I am not terribly clumsy and yet I have a way of breaking things. Now, I am not the artist that my cousin Stan was. When we were boys, I dreaded seeing Stan, who was a few years younger than I, come to our house because he would want to play with my toys and any toy that Stan touched broke. Notice I did not say that Stan broke it because that would be neither true nor fair; it was more like magic—if he touched it, it broke. He just had the gift.
I don’t break a lot of things but when I do break something, it usually belongs to someone I love. I don’t always hurt the ones I love, but I tend to break things that belong to the ones I love.
Tuesday night I broke a pilgrim. My good wife has two Pilgrim figurines, one male and one female—Mr. & Mrs. Pilgrim, I guess—that she sets out every year at this time, these being the days leading up to Thanksgiving. So the other day she placed them on the counter behind the kitchen sink; our sink is located on a bar so there is open air behind it that leads directly to the floor. I was putting a glass in the sink and, rather than walk the four extra steps required to get to the front of the sink, I reached over the counter from behind the sink and—without incident, I might add—placed the glass in the sink.
I knew where she was coming from. Her sister Jean has a bunch of old stuff and sometimes she gives Debra some of it; if it’s a nice old platter or something else fragile I’m very likely to break it, so I try to avoid them.
In this case she was kidding because those Pilgrim figurines are not valuable in any sense of the word—they didn’t cost a lot of money and they don’t have any sentimental value (she doesn’t even remember where she got them, much less how much they cost), and it wasn’t a major award. I mean, it’s not like I broke one of her precious Precious Moments figurines—I never go anywhere near the curio cabinet they’re in. I picked up the pieces of the shattered Pilgrim and she looked at them and said, “It’s ok. It’s just a thing. And I can glue it back together.”
He looked like he was going to cry. “I guess I can’t have anything,” he muttered, and he turned and walked away. Now, Daddy wasn’t usually like that about things; obviously something else—probably lots of something else—was going on that I didn’t know about. The breaking of the mirror adjusting thing felt to him that day for some reason like the last straw; I suppose it was symbolic of other losses he was experiencing or dreading. He was able to get it fixed and after he did he told me that it was no big deal—but it sure did seem like it at the time, although I did not, and still do not, understand why.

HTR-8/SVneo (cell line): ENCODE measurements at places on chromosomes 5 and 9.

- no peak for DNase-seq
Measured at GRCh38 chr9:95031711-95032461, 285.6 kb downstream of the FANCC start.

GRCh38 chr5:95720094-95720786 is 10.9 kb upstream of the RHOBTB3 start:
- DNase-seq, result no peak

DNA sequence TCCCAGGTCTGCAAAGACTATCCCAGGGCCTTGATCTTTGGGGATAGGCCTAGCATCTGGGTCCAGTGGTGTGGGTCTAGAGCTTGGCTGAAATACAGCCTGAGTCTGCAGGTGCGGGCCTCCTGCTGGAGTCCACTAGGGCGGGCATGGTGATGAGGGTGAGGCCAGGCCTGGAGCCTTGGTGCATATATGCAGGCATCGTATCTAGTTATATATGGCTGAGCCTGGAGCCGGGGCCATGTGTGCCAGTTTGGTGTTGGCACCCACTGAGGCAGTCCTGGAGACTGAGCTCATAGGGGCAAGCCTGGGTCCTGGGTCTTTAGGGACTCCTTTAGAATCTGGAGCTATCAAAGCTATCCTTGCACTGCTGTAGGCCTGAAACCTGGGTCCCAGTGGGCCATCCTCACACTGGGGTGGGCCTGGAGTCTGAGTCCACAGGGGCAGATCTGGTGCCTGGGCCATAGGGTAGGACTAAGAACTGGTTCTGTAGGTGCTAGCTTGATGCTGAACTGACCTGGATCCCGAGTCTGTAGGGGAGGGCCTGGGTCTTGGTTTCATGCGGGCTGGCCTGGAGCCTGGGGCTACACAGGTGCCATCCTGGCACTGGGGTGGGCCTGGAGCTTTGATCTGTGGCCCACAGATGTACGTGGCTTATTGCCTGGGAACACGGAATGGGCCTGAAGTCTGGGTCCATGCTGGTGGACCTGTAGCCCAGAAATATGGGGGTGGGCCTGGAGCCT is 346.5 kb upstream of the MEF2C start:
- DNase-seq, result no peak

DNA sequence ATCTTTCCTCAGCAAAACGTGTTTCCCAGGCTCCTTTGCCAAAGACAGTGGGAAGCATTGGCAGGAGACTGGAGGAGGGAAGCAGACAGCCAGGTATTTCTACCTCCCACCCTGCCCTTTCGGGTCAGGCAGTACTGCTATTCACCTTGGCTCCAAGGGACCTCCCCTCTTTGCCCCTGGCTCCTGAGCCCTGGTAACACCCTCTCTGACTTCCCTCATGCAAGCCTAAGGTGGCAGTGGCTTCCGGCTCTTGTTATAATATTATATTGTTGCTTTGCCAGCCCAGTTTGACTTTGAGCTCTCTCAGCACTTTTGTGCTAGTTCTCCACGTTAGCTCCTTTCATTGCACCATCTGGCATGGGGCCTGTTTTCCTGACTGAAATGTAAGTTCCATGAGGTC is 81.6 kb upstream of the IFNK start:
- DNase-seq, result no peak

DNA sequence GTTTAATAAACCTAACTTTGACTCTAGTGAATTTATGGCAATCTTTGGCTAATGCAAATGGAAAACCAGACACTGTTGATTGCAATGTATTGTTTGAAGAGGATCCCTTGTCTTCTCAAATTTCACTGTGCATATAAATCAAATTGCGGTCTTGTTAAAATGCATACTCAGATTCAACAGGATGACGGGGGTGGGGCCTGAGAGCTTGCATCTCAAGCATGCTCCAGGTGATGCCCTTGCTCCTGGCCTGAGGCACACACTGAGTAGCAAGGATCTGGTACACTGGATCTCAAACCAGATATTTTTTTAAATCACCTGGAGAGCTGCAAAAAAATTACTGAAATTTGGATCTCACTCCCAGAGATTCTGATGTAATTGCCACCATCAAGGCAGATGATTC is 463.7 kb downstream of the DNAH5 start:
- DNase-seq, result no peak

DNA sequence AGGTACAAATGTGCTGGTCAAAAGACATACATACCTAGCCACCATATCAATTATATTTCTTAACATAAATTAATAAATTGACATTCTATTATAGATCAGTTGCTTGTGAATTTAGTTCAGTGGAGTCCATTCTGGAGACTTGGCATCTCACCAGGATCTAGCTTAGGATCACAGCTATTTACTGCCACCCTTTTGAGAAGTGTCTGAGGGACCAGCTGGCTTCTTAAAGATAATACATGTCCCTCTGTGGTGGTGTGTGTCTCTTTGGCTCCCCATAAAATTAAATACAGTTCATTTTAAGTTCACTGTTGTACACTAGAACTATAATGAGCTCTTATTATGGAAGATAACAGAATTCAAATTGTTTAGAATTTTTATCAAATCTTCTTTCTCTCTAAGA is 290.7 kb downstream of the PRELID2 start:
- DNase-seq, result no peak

The fact, though, is that in relationships things get broken. The further fact is that it is in our closest relationships that the most meaningful things get broken. The risk of brokenness is one of the prices we pay for our close sharing of life with each other. The still further fact is that what we do with the things that get broken matters.
John Claypool told a story about a five-year-old boy who at his kindergarten made, with his teacher’s help, a clay ashtray as a Christmas gift for his pipe-smoking father. They molded the clay into a shape approximating an ashtray, painted it his father’s favorite color, and fired it in a kiln. After the kindergarten’s Christmas program, the boy ran to get the gift-wrapped ashtray for his father and, running down the hall, dropped it. It hit the floor, shattering within the wrapping paper. The boy sobbed inconsolably. His father told him not to cry; “It doesn’t make any difference,” he said. But his mother knew better. She held her son in her arms and cried with him. Then she said, “Let’s pick up the pieces and take them home and see what we can make of what is left.”
It is, like everything else, finally all about grace. Things get broken. We pick up the pieces, take them home, and see what we can make of what is left. And because of grace, what can be made of the pieces can be more worth having than what had previously seemed “perfect.”
“I guess I can’t have anything.” Sure you can. It’s just that after it gets broken you have to fix it and then you have to live with the cracks in it.
What my good wife said of the broken Mr. Pilgrim applies to us and of our relationships, too: “The cracks will give him character …”